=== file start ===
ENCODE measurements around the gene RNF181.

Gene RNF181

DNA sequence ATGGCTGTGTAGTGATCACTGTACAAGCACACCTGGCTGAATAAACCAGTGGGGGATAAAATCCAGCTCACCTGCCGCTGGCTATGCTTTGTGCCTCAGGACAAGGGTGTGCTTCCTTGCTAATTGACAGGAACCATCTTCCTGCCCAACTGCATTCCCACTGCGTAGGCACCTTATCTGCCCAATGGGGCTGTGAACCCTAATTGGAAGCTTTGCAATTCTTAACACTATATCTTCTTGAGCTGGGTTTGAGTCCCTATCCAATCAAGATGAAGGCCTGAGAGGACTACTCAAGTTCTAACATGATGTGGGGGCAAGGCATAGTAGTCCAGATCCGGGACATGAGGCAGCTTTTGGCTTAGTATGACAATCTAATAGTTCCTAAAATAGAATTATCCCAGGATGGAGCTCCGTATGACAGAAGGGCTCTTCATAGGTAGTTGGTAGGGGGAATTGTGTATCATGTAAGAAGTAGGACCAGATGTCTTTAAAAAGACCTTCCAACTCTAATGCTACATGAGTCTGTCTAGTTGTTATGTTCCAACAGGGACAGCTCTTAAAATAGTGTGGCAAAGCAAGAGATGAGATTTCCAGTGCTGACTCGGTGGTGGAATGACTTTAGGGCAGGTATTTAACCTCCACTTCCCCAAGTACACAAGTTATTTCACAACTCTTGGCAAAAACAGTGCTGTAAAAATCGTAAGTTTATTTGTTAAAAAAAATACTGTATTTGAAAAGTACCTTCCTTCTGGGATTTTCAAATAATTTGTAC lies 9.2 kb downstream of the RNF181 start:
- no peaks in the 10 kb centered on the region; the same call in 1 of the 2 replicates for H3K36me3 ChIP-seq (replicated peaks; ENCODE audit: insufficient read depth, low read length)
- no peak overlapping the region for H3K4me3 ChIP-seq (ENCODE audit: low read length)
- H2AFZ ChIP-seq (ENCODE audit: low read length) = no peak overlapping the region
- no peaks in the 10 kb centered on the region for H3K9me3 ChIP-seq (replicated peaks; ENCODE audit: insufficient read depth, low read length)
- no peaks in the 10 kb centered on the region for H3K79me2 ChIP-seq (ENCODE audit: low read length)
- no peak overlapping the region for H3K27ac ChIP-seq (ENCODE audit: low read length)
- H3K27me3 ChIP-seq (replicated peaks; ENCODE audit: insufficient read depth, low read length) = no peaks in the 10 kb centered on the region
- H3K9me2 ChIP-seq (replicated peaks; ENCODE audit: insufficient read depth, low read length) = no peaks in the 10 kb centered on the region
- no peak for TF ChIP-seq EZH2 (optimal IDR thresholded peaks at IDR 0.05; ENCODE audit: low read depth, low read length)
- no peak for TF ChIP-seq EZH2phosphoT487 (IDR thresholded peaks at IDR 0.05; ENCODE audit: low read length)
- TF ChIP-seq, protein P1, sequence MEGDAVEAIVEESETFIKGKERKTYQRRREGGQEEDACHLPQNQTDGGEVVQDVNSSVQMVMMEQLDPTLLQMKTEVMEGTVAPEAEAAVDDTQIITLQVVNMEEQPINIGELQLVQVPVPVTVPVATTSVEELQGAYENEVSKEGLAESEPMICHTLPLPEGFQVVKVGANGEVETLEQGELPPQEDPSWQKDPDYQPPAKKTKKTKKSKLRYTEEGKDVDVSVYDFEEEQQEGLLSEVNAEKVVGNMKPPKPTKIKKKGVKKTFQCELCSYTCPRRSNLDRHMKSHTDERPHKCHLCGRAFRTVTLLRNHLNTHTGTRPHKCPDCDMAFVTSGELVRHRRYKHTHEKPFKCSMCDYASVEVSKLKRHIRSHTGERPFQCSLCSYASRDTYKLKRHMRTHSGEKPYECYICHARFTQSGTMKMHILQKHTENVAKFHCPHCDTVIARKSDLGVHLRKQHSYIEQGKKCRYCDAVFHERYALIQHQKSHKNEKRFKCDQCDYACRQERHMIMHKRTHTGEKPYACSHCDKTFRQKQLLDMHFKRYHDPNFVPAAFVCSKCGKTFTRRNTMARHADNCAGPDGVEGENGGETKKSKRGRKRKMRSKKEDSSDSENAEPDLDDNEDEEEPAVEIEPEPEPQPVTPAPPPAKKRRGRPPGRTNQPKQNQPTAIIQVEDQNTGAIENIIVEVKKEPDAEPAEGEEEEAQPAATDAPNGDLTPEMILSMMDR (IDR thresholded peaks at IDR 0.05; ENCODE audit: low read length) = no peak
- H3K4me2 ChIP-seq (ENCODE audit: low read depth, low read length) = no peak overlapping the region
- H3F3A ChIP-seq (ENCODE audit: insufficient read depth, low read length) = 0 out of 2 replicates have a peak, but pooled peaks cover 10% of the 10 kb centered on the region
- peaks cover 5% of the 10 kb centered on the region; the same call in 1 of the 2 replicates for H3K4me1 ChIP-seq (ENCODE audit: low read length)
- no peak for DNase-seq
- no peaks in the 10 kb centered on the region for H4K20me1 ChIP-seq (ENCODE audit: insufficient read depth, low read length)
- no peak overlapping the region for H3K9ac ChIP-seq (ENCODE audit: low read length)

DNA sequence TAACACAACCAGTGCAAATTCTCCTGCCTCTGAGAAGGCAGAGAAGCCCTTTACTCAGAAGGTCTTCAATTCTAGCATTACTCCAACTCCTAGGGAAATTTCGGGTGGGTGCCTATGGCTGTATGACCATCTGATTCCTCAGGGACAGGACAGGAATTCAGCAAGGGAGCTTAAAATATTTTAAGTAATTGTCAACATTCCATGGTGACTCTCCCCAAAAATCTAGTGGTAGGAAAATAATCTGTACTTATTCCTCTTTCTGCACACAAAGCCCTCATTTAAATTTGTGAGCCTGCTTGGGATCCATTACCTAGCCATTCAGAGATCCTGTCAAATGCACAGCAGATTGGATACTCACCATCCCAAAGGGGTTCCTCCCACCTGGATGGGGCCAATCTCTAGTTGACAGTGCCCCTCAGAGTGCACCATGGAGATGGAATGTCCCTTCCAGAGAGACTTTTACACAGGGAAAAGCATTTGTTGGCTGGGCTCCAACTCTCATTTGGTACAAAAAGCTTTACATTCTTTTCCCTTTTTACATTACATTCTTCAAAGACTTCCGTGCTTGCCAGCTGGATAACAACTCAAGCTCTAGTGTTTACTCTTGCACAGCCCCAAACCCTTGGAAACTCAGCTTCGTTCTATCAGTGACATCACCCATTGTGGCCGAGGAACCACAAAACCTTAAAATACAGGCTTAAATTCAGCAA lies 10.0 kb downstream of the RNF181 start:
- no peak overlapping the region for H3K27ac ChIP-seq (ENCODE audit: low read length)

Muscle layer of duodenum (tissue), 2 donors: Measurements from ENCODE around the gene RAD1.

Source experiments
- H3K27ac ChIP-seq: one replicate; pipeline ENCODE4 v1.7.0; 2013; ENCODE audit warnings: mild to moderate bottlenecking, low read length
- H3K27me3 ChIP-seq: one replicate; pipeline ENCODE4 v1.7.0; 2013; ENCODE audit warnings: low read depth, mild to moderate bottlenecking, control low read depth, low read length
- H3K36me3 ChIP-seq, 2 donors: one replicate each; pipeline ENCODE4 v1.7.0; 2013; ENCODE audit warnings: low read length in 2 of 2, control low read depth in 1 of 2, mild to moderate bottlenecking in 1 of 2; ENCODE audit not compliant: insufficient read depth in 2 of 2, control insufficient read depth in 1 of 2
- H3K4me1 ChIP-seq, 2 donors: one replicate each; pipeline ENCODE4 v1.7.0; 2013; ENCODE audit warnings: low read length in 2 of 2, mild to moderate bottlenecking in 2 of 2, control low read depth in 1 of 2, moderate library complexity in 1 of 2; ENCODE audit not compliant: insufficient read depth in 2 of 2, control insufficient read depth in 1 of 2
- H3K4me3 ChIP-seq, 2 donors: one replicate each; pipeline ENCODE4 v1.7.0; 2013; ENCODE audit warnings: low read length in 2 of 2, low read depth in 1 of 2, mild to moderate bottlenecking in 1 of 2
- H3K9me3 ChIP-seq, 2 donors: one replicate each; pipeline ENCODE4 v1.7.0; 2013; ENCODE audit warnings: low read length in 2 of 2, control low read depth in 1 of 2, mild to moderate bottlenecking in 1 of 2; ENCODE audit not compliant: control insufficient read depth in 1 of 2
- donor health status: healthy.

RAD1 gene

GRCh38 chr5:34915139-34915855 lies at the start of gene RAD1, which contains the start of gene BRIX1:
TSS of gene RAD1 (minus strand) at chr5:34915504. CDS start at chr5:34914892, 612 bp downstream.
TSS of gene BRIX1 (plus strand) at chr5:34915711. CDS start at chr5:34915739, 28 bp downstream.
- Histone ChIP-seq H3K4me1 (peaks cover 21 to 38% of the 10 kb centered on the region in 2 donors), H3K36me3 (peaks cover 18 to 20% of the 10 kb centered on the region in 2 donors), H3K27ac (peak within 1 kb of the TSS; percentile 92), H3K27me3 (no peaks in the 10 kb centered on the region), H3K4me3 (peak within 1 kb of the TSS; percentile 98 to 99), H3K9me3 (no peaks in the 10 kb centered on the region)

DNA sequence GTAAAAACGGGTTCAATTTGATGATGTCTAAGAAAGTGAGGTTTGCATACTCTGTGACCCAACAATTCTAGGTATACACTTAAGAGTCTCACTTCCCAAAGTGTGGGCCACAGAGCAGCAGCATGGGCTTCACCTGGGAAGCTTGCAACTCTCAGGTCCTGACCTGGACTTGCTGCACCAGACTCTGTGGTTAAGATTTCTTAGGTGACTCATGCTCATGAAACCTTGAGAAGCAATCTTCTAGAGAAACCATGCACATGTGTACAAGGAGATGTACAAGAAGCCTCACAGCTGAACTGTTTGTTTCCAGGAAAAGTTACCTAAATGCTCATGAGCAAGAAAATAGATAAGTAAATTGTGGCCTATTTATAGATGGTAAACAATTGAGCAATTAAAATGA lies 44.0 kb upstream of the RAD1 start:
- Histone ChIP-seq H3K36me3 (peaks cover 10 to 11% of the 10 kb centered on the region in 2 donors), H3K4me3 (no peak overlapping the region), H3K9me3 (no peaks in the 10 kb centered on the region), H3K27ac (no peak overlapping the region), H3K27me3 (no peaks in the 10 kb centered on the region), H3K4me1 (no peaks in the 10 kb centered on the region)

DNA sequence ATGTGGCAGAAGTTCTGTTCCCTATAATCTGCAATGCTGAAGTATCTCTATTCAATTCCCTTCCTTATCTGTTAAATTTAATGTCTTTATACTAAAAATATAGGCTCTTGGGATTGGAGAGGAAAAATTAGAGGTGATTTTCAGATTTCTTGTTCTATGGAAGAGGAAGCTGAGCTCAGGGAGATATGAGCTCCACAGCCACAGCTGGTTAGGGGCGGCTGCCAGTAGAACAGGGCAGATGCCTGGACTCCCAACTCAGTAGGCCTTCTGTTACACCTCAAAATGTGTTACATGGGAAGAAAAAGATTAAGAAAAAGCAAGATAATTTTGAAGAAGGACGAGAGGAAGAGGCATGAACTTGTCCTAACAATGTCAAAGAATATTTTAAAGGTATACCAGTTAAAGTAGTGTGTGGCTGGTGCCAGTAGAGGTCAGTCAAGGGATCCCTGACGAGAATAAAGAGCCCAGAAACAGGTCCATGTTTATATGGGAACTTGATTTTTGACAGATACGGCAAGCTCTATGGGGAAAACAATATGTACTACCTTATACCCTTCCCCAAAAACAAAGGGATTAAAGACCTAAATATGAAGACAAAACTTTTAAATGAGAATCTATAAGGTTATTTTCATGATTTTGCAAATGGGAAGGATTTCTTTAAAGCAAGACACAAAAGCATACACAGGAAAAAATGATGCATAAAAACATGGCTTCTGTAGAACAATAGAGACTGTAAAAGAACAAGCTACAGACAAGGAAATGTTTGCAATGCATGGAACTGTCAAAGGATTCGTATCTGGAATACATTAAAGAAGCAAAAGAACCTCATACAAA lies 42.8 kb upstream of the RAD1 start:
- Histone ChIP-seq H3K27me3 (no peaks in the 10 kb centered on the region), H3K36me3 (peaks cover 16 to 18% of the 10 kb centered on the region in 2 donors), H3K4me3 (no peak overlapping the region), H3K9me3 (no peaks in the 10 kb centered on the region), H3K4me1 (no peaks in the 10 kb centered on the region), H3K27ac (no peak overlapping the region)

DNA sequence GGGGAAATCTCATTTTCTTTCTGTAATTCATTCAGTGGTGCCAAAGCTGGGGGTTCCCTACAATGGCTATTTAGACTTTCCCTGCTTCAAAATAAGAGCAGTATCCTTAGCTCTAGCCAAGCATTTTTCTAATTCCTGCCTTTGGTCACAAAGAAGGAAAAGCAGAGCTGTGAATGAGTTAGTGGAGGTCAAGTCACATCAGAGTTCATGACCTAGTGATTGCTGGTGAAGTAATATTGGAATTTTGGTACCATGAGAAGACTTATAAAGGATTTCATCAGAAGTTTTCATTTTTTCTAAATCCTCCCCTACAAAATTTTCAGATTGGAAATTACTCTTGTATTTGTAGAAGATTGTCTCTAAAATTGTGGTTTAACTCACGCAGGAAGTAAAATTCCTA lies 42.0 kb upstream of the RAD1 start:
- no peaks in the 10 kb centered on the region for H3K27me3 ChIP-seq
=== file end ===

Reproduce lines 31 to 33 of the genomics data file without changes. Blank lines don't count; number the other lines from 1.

- donor health status: healthy.

RAD1 gene

GRCh38 chr5:34915139-34915855 lies at the start of gene RAD1, which contains the start of gene BRIX1: